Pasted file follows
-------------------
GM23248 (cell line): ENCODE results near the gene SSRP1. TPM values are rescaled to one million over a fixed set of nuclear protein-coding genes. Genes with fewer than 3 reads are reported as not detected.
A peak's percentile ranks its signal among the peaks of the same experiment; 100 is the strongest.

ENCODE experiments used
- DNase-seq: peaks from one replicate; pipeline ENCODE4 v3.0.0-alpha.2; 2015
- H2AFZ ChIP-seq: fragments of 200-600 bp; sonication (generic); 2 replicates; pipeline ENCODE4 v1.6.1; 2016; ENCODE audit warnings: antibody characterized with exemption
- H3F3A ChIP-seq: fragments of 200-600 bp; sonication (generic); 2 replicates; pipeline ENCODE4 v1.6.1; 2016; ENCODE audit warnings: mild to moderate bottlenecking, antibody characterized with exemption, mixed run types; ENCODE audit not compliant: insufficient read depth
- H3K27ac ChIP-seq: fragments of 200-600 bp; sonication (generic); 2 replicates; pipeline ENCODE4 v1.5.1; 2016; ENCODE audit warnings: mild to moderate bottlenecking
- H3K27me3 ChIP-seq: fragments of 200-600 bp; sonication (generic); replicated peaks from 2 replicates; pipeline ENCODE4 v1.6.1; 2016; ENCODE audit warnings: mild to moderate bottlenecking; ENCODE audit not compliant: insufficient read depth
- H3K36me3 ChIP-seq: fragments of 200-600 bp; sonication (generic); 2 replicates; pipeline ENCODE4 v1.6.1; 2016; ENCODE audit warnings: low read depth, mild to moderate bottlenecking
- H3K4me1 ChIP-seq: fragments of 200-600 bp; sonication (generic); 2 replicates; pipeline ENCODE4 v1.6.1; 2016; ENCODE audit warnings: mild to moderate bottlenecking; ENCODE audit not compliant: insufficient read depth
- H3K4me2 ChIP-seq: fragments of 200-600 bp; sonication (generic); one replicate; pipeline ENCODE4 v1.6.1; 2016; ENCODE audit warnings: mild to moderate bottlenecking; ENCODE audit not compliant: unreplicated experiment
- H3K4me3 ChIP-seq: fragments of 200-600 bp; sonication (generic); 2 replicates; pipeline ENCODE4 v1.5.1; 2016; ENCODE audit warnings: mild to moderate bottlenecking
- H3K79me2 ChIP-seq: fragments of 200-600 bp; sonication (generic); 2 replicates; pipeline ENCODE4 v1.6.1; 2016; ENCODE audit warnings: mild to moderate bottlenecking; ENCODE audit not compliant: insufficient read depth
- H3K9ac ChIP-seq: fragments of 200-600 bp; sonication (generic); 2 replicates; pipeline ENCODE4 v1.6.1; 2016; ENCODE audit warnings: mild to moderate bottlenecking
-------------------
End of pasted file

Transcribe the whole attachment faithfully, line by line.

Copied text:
GM23248 (cell line): ENCODE results near the gene SSRP1. TPM values are rescaled to one million over a fixed set of nuclear protein-coding genes. Genes with fewer than 3 reads are reported as not detected.
A peak's percentile ranks its signal among the peaks of the same experiment; 100 is the strongest.

ENCODE experiments used
- DNase-seq: peaks from one replicate; pipeline ENCODE4 v3.0.0-alpha.2; 2015
- H2AFZ ChIP-seq: fragments of 200-600 bp; sonication (generic); 2 replicates; pipeline ENCODE4 v1.6.1; 2016; ENCODE audit warnings: antibody characterized with exemption
- H3F3A ChIP-seq: fragments of 200-600 bp; sonication (generic); 2 replicates; pipeline ENCODE4 v1.6.1; 2016; ENCODE audit warnings: mild to moderate bottlenecking, antibody characterized with exemption, mixed run types; ENCODE audit not compliant: insufficient read depth
- H3K27ac ChIP-seq: fragments of 200-600 bp; sonication (generic); 2 replicates; pipeline ENCODE4 v1.5.1; 2016; ENCODE audit warnings: mild to moderate bottlenecking
- H3K27me3 ChIP-seq: fragments of 200-600 bp; sonication (generic); replicated peaks from 2 replicates; pipeline ENCODE4 v1.6.1; 2016; ENCODE audit warnings: mild to moderate bottlenecking; ENCODE audit not compliant: insufficient read depth
- H3K36me3 ChIP-seq: fragments of 200-600 bp; sonication (generic); 2 replicates; pipeline ENCODE4 v1.6.1; 2016; ENCODE audit warnings: low read depth, mild to moderate bottlenecking
- H3K4me1 ChIP-seq: fragments of 200-600 bp; sonication (generic); 2 replicates; pipeline ENCODE4 v1.6.1; 2016; ENCODE audit warnings: mild to moderate bottlenecking; ENCODE audit not compliant: insufficient read depth
- H3K4me2 ChIP-seq: fragments of 200-600 bp; sonication (generic); one replicate; pipeline ENCODE4 v1.6.1; 2016; ENCODE audit warnings: mild to moderate bottlenecking; ENCODE audit not compliant: unreplicated experiment
- H3K4me3 ChIP-seq: fragments of 200-600 bp; sonication (generic); 2 replicates; pipeline ENCODE4 v1.5.1; 2016; ENCODE audit warnings: mild to moderate bottlenecking
- H3K79me2 ChIP-seq: fragments of 200-600 bp; sonication (generic); 2 replicates; pipeline ENCODE4 v1.6.1; 2016; ENCODE audit warnings: mild to moderate bottlenecking; ENCODE audit not compliant: insufficient read depth
- H3K9ac ChIP-seq: fragments of 200-600 bp; sonication (generic); 2 replicates; pipeline ENCODE4 v1.6.1; 2016; ENCODE audit warnings: mild to moderate bottlenecking